DE
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My portable DVD player has a switch on the back saying "PAL* *NTSC" so I can output any DVD as PAL or NTSC without having to go into the player's settings and restart the disc like my standalone player, it doesn't slowdown or speedup films but does do on-the-fly framerate conversion which is pretty good (I've seen terrible results on some expensive non-budget players).
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***Citizen's NTSC DVD/PAL DVD/XviD Info and Feedback Thread***
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Originally posted by: CharlieX
Alright, maybe I'm too used to modern eletronics to solve analog problems.... Is laserdisc encoded 24fps and applies 3:2 on the fly? Or is the disc encoded 29.97. The reason I ask, is I've captured quite a chunk of ANH from the Faces set, and my pulldown is not consistent. It holds for the duration of a scene, but then it switches. (I.E. from WWWSS to WWSSW).


Yes the responses are correct - it is 29.97fps for NTSC LD (and for NTSC VHS)

On the SW Definitive there are pattern changes, not only at the side breaks, but often halfway through the sides.
I have tried a few automatic 3:2 pulldown removal plugins (VDub and even TMPGEnc frame conversion), but by far the best result is to use AVISynth (and send to VDub) and do a reconstruction according to the pattern that you see and see if it changes by scanning through a side at a time. You may need to add frames here and there (be sure to note where you add them) and some of these can be removed later via the script.

If you are interested in a script sample, I can post it here

ntrprs
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Bit off-topic, but whenever I use AVISynth the result is always darker than the input. Anyone else noticed this, or found a way around it?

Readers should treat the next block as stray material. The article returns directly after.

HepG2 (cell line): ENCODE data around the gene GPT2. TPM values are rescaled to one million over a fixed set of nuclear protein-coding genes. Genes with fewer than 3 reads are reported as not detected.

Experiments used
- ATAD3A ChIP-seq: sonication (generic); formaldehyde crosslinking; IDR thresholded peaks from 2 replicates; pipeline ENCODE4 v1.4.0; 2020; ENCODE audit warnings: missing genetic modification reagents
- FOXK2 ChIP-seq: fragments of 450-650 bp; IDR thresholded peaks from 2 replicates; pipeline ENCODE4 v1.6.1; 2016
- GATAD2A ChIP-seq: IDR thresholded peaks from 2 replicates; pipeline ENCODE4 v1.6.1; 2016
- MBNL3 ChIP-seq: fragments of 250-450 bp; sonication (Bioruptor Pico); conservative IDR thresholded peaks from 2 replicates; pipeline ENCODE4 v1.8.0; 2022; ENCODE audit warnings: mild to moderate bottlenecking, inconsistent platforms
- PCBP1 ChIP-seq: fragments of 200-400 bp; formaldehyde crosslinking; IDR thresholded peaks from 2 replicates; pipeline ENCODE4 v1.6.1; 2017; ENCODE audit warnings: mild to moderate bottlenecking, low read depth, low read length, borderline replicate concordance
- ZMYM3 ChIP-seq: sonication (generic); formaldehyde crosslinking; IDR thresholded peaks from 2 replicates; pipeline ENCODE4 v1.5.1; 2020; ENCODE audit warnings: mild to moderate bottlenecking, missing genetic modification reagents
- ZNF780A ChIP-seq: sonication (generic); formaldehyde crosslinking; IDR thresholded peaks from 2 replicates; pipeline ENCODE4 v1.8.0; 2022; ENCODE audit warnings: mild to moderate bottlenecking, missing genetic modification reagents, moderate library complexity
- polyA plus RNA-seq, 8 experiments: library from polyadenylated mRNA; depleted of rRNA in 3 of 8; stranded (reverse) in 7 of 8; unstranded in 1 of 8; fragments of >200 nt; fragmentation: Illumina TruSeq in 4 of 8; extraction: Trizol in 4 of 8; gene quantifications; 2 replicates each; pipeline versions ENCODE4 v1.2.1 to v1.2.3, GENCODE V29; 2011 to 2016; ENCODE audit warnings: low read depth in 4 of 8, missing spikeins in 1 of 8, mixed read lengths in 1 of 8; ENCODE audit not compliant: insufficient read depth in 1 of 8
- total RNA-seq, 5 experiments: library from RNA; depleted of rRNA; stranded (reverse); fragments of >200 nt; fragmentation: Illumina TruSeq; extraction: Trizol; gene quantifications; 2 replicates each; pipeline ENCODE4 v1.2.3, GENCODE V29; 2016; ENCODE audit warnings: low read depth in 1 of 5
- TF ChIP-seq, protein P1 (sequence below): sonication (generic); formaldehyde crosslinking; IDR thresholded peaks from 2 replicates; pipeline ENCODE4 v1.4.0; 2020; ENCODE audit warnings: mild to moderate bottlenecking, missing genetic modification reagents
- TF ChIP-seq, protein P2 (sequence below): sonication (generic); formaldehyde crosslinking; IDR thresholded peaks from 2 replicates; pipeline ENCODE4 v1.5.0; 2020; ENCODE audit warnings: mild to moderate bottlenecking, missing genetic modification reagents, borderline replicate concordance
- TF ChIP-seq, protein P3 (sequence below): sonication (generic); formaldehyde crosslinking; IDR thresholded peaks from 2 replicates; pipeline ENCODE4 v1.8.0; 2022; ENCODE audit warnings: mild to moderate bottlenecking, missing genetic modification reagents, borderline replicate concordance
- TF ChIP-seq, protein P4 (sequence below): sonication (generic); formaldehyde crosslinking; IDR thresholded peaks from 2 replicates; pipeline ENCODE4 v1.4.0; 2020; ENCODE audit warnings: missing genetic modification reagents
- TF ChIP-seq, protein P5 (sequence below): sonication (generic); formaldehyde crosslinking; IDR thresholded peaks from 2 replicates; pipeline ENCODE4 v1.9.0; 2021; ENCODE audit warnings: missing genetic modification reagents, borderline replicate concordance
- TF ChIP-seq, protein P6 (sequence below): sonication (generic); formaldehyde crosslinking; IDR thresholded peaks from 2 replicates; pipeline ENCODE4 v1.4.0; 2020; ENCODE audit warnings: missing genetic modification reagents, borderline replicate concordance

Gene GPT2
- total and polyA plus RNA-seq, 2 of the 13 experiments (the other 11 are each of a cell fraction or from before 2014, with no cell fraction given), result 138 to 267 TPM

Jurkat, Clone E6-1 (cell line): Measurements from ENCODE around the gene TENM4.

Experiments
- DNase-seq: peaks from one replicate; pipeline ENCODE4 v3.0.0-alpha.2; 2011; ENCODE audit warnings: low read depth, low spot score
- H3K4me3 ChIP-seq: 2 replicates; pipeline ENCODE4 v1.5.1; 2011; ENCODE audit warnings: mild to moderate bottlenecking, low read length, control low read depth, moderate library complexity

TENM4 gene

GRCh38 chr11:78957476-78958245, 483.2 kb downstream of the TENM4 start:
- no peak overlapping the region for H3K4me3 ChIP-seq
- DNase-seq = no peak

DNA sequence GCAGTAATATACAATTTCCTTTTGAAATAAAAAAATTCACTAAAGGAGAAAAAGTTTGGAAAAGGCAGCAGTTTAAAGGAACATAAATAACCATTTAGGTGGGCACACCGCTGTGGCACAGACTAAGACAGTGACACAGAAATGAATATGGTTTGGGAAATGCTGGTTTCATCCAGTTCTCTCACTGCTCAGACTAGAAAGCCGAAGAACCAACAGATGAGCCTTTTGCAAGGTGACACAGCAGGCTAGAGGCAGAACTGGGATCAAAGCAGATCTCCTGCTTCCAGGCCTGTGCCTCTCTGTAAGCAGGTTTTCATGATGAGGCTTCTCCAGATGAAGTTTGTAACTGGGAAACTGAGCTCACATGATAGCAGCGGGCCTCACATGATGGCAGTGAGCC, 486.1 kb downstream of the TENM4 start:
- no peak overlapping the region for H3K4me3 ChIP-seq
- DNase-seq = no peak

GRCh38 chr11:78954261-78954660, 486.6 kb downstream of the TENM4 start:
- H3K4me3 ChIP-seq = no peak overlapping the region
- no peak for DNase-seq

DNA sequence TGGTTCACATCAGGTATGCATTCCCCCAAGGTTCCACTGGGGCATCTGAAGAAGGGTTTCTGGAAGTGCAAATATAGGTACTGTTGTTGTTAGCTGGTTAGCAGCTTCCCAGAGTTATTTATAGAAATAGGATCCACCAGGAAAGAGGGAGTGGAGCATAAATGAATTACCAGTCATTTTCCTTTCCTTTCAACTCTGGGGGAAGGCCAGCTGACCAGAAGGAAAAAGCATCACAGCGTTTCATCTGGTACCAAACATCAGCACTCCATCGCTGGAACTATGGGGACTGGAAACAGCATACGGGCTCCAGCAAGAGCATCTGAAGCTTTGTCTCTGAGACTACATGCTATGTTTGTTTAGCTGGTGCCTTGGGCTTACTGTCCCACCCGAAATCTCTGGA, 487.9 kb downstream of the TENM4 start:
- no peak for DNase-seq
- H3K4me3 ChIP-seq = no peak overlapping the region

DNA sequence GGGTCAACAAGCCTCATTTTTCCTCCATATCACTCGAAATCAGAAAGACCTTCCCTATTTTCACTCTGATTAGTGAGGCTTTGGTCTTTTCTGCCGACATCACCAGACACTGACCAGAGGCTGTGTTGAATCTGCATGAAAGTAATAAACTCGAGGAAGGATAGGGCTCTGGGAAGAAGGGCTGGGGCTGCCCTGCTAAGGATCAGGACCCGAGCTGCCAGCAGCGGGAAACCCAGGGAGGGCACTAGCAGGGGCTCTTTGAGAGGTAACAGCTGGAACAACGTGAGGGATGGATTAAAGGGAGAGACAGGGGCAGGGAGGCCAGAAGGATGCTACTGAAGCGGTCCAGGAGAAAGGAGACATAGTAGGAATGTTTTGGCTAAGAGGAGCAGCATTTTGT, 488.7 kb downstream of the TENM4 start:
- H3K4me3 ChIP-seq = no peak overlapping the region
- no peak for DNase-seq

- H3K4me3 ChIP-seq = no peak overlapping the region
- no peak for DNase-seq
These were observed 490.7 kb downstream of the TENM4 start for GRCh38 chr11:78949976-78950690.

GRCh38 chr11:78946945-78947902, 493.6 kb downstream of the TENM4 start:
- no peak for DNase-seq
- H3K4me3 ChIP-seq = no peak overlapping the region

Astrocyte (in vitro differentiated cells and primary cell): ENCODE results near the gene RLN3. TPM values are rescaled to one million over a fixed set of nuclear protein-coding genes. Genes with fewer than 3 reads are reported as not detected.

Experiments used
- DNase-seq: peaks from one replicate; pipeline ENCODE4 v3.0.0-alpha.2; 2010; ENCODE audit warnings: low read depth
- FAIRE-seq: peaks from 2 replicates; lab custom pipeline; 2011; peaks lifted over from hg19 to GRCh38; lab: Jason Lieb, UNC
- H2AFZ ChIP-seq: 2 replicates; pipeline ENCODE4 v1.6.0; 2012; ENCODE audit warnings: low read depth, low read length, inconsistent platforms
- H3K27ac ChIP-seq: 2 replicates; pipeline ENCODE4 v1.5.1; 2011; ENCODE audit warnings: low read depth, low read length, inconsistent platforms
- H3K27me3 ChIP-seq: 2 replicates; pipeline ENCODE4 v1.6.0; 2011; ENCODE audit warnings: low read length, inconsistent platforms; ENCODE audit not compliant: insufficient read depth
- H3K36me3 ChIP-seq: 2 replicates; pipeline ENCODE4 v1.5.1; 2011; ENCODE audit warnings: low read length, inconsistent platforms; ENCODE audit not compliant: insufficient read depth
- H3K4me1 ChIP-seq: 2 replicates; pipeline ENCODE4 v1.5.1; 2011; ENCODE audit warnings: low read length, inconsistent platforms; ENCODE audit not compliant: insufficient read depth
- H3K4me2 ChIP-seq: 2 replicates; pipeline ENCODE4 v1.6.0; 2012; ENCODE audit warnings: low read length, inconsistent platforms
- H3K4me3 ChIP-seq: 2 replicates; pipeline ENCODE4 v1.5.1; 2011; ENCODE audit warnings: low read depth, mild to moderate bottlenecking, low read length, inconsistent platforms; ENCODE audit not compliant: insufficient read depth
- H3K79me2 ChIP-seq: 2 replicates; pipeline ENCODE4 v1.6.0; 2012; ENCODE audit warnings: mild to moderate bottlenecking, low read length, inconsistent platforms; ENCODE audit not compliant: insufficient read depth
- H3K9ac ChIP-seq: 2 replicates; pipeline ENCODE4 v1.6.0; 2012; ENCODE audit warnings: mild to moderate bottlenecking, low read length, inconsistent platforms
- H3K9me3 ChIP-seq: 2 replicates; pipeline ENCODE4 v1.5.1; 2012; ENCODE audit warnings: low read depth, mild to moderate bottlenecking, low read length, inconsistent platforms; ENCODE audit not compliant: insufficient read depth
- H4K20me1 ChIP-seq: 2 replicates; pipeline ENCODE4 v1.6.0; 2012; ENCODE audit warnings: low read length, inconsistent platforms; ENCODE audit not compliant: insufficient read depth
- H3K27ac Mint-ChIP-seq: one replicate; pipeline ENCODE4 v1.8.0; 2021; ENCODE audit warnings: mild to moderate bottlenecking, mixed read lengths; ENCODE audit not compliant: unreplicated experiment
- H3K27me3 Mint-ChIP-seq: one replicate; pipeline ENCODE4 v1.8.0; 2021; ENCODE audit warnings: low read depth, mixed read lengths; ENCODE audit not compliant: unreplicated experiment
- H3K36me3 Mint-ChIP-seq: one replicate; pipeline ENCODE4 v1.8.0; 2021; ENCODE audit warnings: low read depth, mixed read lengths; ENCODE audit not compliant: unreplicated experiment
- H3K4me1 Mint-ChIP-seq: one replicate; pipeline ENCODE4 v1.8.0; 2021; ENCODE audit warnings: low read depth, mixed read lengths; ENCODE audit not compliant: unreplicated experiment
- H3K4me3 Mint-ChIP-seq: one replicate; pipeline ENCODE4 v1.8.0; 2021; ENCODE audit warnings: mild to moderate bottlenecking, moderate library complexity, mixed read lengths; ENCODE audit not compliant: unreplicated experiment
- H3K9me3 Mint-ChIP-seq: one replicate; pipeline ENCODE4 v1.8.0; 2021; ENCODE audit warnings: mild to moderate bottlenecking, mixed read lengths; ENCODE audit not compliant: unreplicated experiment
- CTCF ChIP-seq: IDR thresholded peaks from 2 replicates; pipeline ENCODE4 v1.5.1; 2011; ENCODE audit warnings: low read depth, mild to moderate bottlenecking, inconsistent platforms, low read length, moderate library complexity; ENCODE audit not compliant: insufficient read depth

DE
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Originally posted by: Darth Editous
If there is a player that converts from PAL to NTSC (and I doubt there is), if it didn't stick to PAL speed it would have to decode and resample the audio.
Both my last two budget players were quite happy to play back PAL encoded discs in NTSC .

Anyhow, if PAL films are generally stored progressive but at 25 fps and a PAL/NTSC player plays PAL discs at PAL speed in NTSC, then the player must be doing some kind of pulldown other than 3:2, or dropping a frame every second - or am I missing something?
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PAL is interlaced, just like NTSC. For some reason people confuse interlacing with 3:2 pulldown. It's not the same thing.

Interlacing: a method of "drawing" images on a screen by "sketching" every other scanline first before completing it with the other half.

3:2 Pulldown: a method of converting 24fps material to NTSC framerates.

PAL uses the same interlacing technology as NTSC. They just have different framerates and color encoding. Therefore, PAL material is encoded as interlaced: because each full frame equals each frame of film doesn't make it progressive.

What’s the internal temperature of a TaunTaun? Luke warm.

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Mavimao, thanks for your reply. However, I'm not confused between interlacing and 3:2 pulldown, I just want to know how those 25fps become 29.97fps.
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OK, sorry to sound condecending! :-)

But I don't know that answer. The simple answer would be that they slow it down to 24fps and then do a pulldown....

Let's google.

What’s the internal temperature of a TaunTaun? Luke warm.

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Originally posted by: Mavimao
The simple answer would be that they slow it down to 24fps and then do a pulldown....

Let's google.

I'm thinking along the lines of a real-world test, putting a PAL film disc in my portable DVD player and switching the output to NTSC, capturing the output on my PC and seeing if fields are repeated or blurred to turn 25p into 29.97i.
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***Citizen's NTSC DVD/PAL DVD/XviD Info and Feedback Thread***
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Originally posted by: Mavimao
The simple answer would be that they slow it down to 24fps and then do a pulldown....
Yes, that's what I was thinking when this question began, but then Citizen said that PAL discs play at PAL speed, not true speed. Let me know what you come up with if you do that test, Citizen.
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Originally posted by: Darth Editous
Bit off-topic, but whenever I use AVISynth the result is always darker than the input. Anyone else noticed this, or found a way around it?


If you are using Avisynth for frame rate conversion, there is no change to the composition of the frames, but if using it for smoothing and other functions, then yes, it can change the brightness etc as often this is due to the Y-C conversions done by some filters.

ntrprs